Jeff Lowe is on the climb of his life |

Jeff Lowe is on the climb of his life

"Jeff Lowe's Metanoia" screens Saturday at the 5Point Film Festival in Carbondale.
Courtesy photo |

If You Go …

What: ‘Jeff Lowe’s Metanoia’ at 5Point Film Festival

When: Saturday, April 25, 2 p.m.

Where: Carbondale Rec Center

More info: The 82-minute film is on a double-bill with climbing artist Jeremy Collins’ “Drawn.” Jeff Lowe, Connie Self and director Jim Aikman will be in attendance.

Tickets and full schedule:

After nine days on a solo ascent of the north face of Mount Eiger in Switzerland, Jeff Lowe was stuck in a storm, out of fuel and food on what many had already dubbed a suicide mission. Abandoning his backpack and ropes, he scrambled to the summit on a route he named Metanoia, after the life-changing spiritual experience he had there.

This is only the beginning of the story in “Jeff Lowe’s Metanoia,” which screens Saturday at the 5Point Film Festival in Carbondale. The film tracks his groundbreaking mountaineering career, including the never-duplicated 1991 Eiger summit among his hundreds of first ascents, his tumultuous personal life and the most challenging climb of his life — an ongoing battle against an ALS-like motor-neuron disease.

He began to feel symptoms in 2000. As the malady took hold, he lost the ability to climb, then to walk. He currently speaks by typing on an iPad.

A lifetime spent clawing up icy mountainsides and doing the impossible, perhaps, prepared Lowe for this final chapter.

“You do the best with what you have from where you are right now. That’s what Jeff did as a climber. It’s what he’s doing now.”Connie SelfJeff Lowe’s wife and “Metanoia” producer

Jeff Lowe’s Metanoia – Official Trailer (HD) from Jeff Lowe on Vimeo.

“You do the best with what you have from where you are right now,” said his wife and “Metanoia” producer Connie Self. “That’s what Jeff did as a climber. It’s what he’s doing now.”

The feature-length film had been a fledgling project until two years ago, when Lowe and Self met director Jim Aikman. They had been gathering archival footage of his career since 2009, and Lowe traveled with a film crew to Switzerland in 2011 when Ueli Steck attempted to duplicate his ascent of the Eiger’s north face. At Telluride Montainfilm in 2013, Lowe and Self saw “High and Hallowed: Everest 1963.”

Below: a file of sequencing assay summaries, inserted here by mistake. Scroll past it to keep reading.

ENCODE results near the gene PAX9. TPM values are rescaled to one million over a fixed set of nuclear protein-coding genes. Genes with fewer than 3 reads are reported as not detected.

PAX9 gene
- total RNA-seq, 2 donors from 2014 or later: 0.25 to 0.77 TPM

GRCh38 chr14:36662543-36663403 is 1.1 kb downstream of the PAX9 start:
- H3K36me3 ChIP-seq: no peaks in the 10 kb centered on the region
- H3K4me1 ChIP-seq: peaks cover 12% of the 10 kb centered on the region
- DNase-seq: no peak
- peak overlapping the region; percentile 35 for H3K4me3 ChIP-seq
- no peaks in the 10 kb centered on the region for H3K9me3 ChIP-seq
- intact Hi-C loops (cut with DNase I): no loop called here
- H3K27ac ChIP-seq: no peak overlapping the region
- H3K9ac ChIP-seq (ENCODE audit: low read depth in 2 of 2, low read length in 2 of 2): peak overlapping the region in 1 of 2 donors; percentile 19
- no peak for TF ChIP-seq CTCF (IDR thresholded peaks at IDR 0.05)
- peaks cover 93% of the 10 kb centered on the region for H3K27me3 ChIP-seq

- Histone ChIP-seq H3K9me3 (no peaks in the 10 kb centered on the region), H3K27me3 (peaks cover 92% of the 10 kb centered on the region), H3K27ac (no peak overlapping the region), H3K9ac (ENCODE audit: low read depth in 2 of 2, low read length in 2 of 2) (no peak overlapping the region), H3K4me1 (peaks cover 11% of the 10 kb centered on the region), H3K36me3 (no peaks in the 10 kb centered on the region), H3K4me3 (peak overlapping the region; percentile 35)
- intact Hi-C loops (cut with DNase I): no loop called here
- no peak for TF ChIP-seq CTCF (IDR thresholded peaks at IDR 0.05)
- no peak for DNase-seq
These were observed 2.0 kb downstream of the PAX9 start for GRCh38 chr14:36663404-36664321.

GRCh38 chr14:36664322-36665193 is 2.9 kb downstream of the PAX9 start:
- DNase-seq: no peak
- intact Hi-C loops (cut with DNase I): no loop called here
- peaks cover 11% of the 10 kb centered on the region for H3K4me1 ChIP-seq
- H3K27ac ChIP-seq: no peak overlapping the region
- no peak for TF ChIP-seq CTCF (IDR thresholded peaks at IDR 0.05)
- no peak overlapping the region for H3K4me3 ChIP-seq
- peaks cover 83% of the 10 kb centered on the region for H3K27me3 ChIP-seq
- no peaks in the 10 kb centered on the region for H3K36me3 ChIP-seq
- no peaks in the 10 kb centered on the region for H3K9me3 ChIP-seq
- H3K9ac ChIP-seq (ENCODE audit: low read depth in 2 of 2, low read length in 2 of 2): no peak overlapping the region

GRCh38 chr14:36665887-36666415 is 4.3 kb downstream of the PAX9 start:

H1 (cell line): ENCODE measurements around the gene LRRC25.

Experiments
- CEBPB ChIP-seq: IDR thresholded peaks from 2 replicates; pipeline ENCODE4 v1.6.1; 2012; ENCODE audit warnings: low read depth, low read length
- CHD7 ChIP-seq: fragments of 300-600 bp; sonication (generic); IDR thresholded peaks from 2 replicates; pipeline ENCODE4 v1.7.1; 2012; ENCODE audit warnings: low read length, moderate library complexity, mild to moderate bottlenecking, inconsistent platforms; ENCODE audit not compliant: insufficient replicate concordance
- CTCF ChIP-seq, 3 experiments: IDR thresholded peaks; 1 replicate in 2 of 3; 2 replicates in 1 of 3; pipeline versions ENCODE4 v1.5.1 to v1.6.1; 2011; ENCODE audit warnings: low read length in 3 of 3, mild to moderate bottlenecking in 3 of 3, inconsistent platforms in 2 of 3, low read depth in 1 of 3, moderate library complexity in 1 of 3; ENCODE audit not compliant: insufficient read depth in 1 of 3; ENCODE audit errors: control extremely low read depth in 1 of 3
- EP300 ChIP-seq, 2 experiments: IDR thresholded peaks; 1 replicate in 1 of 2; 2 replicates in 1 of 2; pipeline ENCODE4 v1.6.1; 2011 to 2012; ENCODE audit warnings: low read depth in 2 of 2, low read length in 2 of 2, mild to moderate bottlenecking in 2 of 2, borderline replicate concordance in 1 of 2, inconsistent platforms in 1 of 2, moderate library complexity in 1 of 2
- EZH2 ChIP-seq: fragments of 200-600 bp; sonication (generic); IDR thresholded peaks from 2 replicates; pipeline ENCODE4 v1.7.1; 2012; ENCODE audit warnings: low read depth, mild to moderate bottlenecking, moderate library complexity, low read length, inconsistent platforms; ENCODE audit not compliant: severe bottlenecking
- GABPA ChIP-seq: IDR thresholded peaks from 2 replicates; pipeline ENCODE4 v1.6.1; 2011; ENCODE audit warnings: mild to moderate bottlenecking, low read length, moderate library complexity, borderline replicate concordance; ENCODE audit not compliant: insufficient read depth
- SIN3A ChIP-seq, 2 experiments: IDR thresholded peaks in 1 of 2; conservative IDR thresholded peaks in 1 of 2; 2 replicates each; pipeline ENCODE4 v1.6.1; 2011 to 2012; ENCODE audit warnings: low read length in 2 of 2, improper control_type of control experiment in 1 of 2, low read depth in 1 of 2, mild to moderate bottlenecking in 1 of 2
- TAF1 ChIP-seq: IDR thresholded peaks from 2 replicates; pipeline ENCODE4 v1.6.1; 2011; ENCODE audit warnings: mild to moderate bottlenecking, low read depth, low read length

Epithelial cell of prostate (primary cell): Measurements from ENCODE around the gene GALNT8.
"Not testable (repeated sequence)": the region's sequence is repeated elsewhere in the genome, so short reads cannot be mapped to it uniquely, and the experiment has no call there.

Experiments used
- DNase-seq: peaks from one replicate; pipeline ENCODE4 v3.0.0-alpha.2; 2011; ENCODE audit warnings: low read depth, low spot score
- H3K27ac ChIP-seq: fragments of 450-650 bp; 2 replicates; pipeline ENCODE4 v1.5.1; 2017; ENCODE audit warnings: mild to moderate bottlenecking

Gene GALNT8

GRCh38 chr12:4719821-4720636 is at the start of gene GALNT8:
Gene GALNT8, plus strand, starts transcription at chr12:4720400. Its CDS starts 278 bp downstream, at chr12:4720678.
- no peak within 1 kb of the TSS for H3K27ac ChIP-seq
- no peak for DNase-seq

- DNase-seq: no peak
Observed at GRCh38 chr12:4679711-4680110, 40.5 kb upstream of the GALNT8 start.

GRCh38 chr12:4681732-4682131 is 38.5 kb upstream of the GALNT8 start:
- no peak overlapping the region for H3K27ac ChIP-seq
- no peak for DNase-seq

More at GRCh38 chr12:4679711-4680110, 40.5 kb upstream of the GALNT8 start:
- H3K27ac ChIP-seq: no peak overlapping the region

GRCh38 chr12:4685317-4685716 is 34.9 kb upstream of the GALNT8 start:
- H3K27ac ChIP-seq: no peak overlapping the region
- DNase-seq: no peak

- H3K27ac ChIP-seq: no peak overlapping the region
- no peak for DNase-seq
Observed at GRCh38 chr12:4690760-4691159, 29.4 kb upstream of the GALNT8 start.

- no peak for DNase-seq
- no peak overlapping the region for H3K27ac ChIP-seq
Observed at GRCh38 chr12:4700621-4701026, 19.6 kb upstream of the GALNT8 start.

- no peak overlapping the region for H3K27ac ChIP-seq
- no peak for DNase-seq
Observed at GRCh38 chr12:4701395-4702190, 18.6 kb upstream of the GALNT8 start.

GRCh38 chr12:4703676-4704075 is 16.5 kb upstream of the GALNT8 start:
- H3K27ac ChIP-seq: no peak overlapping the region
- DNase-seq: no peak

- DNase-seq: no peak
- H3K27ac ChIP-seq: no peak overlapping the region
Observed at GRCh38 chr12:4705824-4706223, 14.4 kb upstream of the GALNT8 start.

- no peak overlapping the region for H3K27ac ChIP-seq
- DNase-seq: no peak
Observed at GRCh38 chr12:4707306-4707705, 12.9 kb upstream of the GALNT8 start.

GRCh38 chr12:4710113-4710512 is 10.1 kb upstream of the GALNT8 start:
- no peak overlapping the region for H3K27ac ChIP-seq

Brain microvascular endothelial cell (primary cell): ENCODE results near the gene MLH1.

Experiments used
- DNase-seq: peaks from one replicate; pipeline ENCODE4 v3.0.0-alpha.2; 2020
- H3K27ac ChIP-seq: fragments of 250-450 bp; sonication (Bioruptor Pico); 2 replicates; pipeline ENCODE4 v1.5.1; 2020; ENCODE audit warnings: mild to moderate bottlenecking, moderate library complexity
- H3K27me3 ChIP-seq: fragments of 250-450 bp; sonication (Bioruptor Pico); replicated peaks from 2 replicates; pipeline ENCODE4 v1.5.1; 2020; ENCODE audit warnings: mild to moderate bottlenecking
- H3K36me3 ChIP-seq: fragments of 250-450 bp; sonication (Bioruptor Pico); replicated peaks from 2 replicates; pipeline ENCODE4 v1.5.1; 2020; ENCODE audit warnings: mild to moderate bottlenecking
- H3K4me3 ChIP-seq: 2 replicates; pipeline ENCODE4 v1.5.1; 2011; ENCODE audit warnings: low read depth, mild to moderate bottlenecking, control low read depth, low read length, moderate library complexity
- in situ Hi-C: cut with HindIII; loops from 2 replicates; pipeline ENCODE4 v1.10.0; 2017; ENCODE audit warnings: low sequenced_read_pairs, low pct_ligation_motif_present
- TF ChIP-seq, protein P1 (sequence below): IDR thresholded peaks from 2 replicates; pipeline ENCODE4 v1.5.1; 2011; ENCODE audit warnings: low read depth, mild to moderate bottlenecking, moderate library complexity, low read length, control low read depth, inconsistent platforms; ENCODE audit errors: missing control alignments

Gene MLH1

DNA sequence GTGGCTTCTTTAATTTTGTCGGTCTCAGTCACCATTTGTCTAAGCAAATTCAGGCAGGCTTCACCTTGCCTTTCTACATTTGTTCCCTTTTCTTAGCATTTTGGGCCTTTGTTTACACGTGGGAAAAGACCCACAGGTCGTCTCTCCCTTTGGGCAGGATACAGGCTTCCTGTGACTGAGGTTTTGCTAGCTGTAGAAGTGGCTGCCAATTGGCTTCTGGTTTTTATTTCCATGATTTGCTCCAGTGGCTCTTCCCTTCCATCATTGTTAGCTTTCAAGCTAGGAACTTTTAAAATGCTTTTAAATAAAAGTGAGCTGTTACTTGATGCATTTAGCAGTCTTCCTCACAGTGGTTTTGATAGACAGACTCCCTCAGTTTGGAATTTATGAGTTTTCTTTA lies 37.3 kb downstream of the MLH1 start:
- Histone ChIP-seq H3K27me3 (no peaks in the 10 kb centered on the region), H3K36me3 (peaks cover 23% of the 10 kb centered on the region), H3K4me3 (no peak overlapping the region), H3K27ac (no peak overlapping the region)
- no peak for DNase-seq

“We thought, ‘Ho-hum, here’s another story about Everest,’” Self recalled. “But we loved it.”

Self found the filmmakers behind it at the festival, and co-director Aikman took the helm of what would become “Jeff Lowe’s Metanoia.”

After some trepidation, Lowe decided to open up about his life, including a stretch of self-destructive years and his illness, in the film.

“From the moment I made that decision, I felt like I could separate myself from the story,” Lowe said. “It was like someone else’s life they were talking about.”

Initially, he envisioned it as a climbing movie with a limited scope, but when he saw how his whole story could be of service to others, he embraced the idea of sharing it.

“If it could help someone else, whether it was about his illness, about making mistakes and learning from them, if that could be of value to another person, it was no holds barred,” Self said.

“Metanoia” has been a stand-out on the outdoor-film festival circuit, in what Lowe calls a “lovefest,” premiering to three standing ovations at Banff and winning prizes in Kendal, Vancouver, Slovenia, the Riverside International Film Festival and screening at the Piolet d’Or Awards Ceremony in Chamonix, France.

Outdoor-film festival crowds, such as the one at 5Point, are made up of climbers, skiers, bikers and the like, all devoted to the outdoors. Most of them will never have a first ascent to their name, or make it into the history books or onto the cover of Sports Illustrated, as Lowe has — but all of them will face challenges, illnesses and, at some point, their mortality. That, Self said, is where the film is connecting.

“In any realm of life, if you can embrace your reality, you’re going to be able to deal with it and maybe find some joy,” said Self. “Anyone who has ever faced a challenge will get something from this movie, and I don’t know anyone who hasn’t faced a challenge.”

Mountaineers such as Lowe tend to have the opposite of a thousand-yard stare. After so much time slowly, methodically executing climbs, there’s a thoughtful calm and ease about them. That sense of presence has guided Lowe through his recent years.

“I believe climbing is a special activity,” he said. “It allows you to integrate your spiritual side with your mortal side.”

That’s also why, even now, he believes it’s his obligation to be a voice for the planet, railing against fracking and championing the fight against global warming.

Lowe’s prognosis has been grim in recent years. Multiple times, he’s been told he had months to live. He was in hospice care for two-and-a-half years, but improbably improved to a point where it was no long necessary. After years on oxygen, he weaned himself off of it and his condition improbably improved, which Lowe credits to colloidal silver supplements and his wife credits to Lowe’s indomitable spirit.

“I attribute it to the fact that he has things to do,” she said.

Things like traveling with his film and sharing his story with people such as the 5Point tribe. Lowe is longtime friends with 5Point Film founder Julie Kennedy and her husband, Michael.

“It’s rewarding to be at Julie’s festival,” Lowe said. “It means a lot to me, personally, to be at this festival.”

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